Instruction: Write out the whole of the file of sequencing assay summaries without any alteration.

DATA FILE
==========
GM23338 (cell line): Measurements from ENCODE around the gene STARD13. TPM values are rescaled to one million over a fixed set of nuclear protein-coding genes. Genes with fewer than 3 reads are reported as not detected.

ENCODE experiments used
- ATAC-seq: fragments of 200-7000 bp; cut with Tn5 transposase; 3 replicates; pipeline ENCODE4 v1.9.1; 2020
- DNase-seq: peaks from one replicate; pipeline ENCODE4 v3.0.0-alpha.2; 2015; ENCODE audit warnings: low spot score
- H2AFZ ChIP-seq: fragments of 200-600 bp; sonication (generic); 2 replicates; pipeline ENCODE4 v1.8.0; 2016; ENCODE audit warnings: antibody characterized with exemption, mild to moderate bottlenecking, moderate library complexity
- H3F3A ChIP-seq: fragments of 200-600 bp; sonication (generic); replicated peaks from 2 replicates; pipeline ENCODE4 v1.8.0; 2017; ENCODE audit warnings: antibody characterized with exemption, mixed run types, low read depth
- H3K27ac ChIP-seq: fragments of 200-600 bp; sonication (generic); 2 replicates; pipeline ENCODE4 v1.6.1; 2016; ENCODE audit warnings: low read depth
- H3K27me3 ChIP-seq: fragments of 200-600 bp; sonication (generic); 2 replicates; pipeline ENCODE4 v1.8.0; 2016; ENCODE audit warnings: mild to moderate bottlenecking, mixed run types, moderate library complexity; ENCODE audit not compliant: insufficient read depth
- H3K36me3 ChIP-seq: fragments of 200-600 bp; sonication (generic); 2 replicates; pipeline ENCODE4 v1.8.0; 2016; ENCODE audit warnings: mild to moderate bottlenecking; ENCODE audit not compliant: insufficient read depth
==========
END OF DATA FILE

GM23338 (cell line): Measurements from ENCODE around the gene STARD13. TPM values are rescaled to one million over a fixed set of nuclear protein-coding genes. Genes with fewer than 3 reads are reported as not detected.

ENCODE experiments used
- ATAC-seq: fragments of 200-7000 bp; cut with Tn5 transposase; 3 replicates; pipeline ENCODE4 v1.9.1; 2020
- DNase-seq: peaks from one replicate; pipeline ENCODE4 v3.0.0-alpha.2; 2015; ENCODE audit warnings: low spot score
- H2AFZ ChIP-seq: fragments of 200-600 bp; sonication (generic); 2 replicates; pipeline ENCODE4 v1.8.0; 2016; ENCODE audit warnings: antibody characterized with exemption, mild to moderate bottlenecking, moderate library complexity
- H3F3A ChIP-seq: fragments of 200-600 bp; sonication (generic); replicated peaks from 2 replicates; pipeline ENCODE4 v1.8.0; 2017; ENCODE audit warnings: antibody characterized with exemption, mixed run types, low read depth
- H3K27ac ChIP-seq: fragments of 200-600 bp; sonication (generic); 2 replicates; pipeline ENCODE4 v1.6.1; 2016; ENCODE audit warnings: low read depth
- H3K27me3 ChIP-seq: fragments of 200-600 bp; sonication (generic); 2 replicates; pipeline ENCODE4 v1.8.0; 2016; ENCODE audit warnings: mild to moderate bottlenecking, mixed run types, moderate library complexity; ENCODE audit not compliant: insufficient read depth
- H3K36me3 ChIP-seq: fragments of 200-600 bp; sonication (generic); 2 replicates; pipeline ENCODE4 v1.8.0; 2016; ENCODE audit warnings: mild to moderate bottlenecking; ENCODE audit not compliant: insufficient read depth